In the battle between Groupon and does the most offensive win?

Last night watching the game (well, the ads) I yelped out If you have any stock in Groupon SELL IT NOW We're watching 1999 and just for feet happen again right before our eyes., then I wondered if this was a battle between the two to see who could scare off the most customers. Like 1999, something went very wrong in the execution of the gags in these ads. In 1999, Just for feet "Kenya Mission" killed a whole company, if Groupon isn't careful, this could be them.

What went wrong with the Groupon ads? Well, their strategy seemed to "make fun of the dying earth - consume MORE!"? and if you don't find that offensive in a post-90s world, you must be an Imelda Marcos clone. In the Tibet ad, it begins as if they're educating us on the plight of an occupied country, where the people are dying, but then as it turns out we're just happy to get a great deal on exotic food. What?

In the Brazilian Rainforest ad, Elizabeth Hurley tells a joke so crass Estée Lauder better fire her right now. Very har-dy-har-har Bud ad. No, actually, very Godaddy ad.

But Groupon thinks we know them, better than we actually do. I only really know Groupon from the annoying pop-up ads that appear whenever I watch TV on my computer, so much like Joe Regular consumer, I didn't know that Groupon grew out of a site called The Point, which let people vote for worthy social causes. Besides, The Point background is irrelevant when we're talking about what Groupon is today, and it's just a way for people to gang together to get discounts. Thus, consumption. En masse. Cuba Gooding, Jr. talking about dying whales just to mock it, seemed so very crass. But then, apparently everyone watching was missing the big picture;

@caff Please go here for more info on Groupon's efforts in helping Tibet. I think we all misunderstood it.#BrandBowl

When you hit up Groupon's Save the Money page, you'll find that the Cuba Gooding, Jr. ad is teamed with Greenpeace, the Timothy Hutton ad with The Tibet Fund and the Elizabeth Hurley ad beckons you to donate $15 to RAN. It's like a failed bait-n-switch, everyone who saw the ads were missing the joke, the "save the money" tagline wants you to save some, to be able to donate some. Of course, you'll have to go to the website to find that out.

Then there was, who depict a man getting so many great deals on everything he first turns metrosexual after all that pampering, and then finally transsexual.

Do you remember Bob Johnsson from the 1997 Super bowl? Didn't go down well.

In the end, Groupon climbed up to 4th spot on the Brandbowl because people were complaining about it so much, and Livingsocial seems to have escaped unharmed so far. Only time will tell who really won the game.

Update As noted in comments groupon explains idea here.

Since we grew out of a collective action and philanthropy site ( and ended up selling coupons, we loved the idea of poking fun at ourselves by talking about discounts as a noble cause.

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winedunce's picture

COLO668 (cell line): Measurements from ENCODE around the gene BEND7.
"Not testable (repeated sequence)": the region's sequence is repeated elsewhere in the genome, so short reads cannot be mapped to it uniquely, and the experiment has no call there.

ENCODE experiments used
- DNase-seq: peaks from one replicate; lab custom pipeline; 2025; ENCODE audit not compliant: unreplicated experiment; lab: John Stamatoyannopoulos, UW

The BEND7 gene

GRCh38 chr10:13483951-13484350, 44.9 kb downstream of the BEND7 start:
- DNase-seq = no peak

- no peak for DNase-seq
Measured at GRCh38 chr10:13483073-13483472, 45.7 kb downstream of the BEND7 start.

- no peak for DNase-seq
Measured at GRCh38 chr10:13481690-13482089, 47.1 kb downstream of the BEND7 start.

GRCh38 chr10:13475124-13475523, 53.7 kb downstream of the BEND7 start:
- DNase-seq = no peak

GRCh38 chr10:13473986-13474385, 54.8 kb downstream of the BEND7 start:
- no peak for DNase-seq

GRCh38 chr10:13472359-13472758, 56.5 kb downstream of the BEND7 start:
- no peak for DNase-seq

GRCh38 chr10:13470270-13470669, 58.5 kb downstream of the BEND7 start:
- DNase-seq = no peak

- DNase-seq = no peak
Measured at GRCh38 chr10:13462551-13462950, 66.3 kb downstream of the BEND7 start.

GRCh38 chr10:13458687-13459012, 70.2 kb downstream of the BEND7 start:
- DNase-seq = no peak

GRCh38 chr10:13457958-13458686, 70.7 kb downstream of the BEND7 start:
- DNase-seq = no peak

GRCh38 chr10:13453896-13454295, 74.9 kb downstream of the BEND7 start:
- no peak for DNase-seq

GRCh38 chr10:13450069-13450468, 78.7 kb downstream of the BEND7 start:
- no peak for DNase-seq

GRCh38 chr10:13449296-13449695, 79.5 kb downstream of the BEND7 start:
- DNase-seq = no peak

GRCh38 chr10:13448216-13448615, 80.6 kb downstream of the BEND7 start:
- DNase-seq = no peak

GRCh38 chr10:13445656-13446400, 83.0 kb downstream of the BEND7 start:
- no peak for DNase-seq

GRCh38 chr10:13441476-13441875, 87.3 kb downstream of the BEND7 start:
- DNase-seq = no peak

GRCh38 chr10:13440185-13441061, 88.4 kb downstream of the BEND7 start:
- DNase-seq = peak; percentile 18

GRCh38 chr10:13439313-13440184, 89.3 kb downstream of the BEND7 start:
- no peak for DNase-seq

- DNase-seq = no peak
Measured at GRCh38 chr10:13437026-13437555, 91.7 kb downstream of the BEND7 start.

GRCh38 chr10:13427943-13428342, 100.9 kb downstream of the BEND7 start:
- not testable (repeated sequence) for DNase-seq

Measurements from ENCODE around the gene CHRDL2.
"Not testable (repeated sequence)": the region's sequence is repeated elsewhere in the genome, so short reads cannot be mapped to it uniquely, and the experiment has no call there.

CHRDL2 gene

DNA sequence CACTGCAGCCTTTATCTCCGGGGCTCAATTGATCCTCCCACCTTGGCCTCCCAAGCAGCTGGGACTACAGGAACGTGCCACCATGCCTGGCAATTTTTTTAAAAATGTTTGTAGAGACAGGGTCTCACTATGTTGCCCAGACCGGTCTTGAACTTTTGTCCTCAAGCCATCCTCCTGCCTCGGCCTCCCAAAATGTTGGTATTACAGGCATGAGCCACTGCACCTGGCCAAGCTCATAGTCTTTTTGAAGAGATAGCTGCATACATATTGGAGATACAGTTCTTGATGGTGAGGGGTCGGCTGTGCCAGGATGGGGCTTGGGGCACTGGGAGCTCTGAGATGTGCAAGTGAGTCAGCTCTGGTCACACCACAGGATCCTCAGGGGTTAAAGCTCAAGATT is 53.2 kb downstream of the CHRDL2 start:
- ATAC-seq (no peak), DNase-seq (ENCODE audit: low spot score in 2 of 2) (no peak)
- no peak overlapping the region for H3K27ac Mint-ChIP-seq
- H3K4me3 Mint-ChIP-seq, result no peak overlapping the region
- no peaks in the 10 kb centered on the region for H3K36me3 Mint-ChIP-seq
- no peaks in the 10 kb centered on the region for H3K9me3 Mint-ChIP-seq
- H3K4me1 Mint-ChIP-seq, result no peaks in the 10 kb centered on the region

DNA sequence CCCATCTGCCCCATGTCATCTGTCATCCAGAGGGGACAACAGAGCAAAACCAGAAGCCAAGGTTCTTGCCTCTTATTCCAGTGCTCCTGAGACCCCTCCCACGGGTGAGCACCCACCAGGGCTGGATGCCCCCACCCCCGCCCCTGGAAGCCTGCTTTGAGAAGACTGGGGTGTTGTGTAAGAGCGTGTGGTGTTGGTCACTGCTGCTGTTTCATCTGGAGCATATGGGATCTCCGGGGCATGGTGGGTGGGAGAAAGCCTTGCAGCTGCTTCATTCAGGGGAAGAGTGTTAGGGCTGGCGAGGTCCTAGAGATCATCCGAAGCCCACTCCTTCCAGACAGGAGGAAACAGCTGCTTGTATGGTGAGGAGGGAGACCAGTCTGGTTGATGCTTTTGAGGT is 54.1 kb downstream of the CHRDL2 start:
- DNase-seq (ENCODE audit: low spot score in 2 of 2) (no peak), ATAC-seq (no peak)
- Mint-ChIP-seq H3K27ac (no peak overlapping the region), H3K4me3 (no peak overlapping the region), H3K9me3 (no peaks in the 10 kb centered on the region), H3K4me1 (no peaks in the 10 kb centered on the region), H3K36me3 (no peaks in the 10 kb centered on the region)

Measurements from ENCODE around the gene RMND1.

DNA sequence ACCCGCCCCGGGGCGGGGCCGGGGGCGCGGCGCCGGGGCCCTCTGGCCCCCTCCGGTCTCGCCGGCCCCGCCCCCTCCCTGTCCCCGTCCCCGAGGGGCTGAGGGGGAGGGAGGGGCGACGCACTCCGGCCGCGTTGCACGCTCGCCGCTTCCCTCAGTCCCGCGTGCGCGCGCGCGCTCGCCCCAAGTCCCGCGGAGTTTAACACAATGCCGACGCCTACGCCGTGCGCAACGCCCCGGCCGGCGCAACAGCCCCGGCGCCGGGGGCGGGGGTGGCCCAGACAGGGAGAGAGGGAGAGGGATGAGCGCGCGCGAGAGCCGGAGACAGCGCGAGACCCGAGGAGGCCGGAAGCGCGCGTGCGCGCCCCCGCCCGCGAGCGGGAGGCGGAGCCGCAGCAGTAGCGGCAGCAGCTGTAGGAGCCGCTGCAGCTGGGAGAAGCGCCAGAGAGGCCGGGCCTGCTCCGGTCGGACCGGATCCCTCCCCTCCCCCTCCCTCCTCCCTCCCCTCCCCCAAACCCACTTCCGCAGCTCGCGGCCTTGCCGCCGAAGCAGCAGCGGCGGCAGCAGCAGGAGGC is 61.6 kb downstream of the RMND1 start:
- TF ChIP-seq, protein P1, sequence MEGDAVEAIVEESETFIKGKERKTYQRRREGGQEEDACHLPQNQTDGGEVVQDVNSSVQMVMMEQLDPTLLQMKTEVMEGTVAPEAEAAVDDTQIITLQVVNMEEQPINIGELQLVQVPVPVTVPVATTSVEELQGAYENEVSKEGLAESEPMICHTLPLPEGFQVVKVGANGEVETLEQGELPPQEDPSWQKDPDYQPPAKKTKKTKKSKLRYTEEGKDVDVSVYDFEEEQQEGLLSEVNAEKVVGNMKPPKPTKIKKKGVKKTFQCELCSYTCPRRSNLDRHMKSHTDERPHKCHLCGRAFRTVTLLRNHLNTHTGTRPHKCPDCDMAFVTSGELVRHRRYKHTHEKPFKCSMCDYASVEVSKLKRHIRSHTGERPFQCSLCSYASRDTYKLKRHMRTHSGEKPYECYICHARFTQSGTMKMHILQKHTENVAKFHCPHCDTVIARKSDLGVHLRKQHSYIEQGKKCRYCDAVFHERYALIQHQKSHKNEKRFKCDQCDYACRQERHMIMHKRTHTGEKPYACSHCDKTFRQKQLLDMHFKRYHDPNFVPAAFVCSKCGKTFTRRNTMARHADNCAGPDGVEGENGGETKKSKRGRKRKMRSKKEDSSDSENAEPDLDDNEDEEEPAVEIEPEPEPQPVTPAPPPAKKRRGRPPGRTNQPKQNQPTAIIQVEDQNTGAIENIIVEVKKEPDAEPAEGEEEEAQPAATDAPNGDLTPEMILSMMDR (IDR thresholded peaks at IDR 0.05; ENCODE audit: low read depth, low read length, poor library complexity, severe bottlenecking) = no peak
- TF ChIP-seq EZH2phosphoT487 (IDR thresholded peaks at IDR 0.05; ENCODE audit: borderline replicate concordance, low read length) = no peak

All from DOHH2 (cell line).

You really hit the nail on the head. Groupon assumes that we know them better than we do. And, you know what assuming does. The ads came across as completely insensitive and on the heels of the Kenneth Cole Tweet disaster this week, I just have to wonder if these companies might consider hiring more seasoned PR people to help provide valuable input and oversight of external communications. It is hard to tell a complete story in 30 seconds. Unfortunately, these guys decided just to tell a punchline to millions of viewers without giving us the proper set up.

Dabitch's picture

Groupon talks about their strategy here, and they side of the story confirms that they're poking a little fun at themselves and their The Point past. The execution failed bigtime though.

DatoMan1's picture

Saw the Groupon ad and went WHOA that must have made sense... between bong hits.

fairuse's picture

Bummer, I missed the anonymous boat.

That said, Groupon wins. I will be reviewing the tape of the Super Bowl™ later. There's that word 'later' again. Well, there was an ad party you know. Chores first.

caffeinegoddess's picture

Groupon CEO defends ads:
"We're realizing that should have been the URL in the ad, and not," a Groupon spokesperson wrote to ClickZ in an e-mail today.

No? Really? I wonder if it was CPB or the client who decided or recommended which URL to put at the end of the spot.

Dabitch's picture

With "" at the end the joke might have worked. Might.
The ads are over the top and feel disconnected at the end, I understand the joke now, just by looking at "Savethemoney" site, so I see where they're coming from, and how they thought it was a fun idea, but I'm still not sure this could ever work. Maybe they're a little too cynical, even for me. :)

caffeinegoddess's picture

When I tweeted about how awful it was that Groupon was making a joke during the ad bonanza on Sunday, someone tweeted back to me that I missed the point. I found that amusing considering it wasn't my fault I didn't get it. And I think you're right Dabitch, the idea was not either fully baked or properly constructed at all.

Dabitch's picture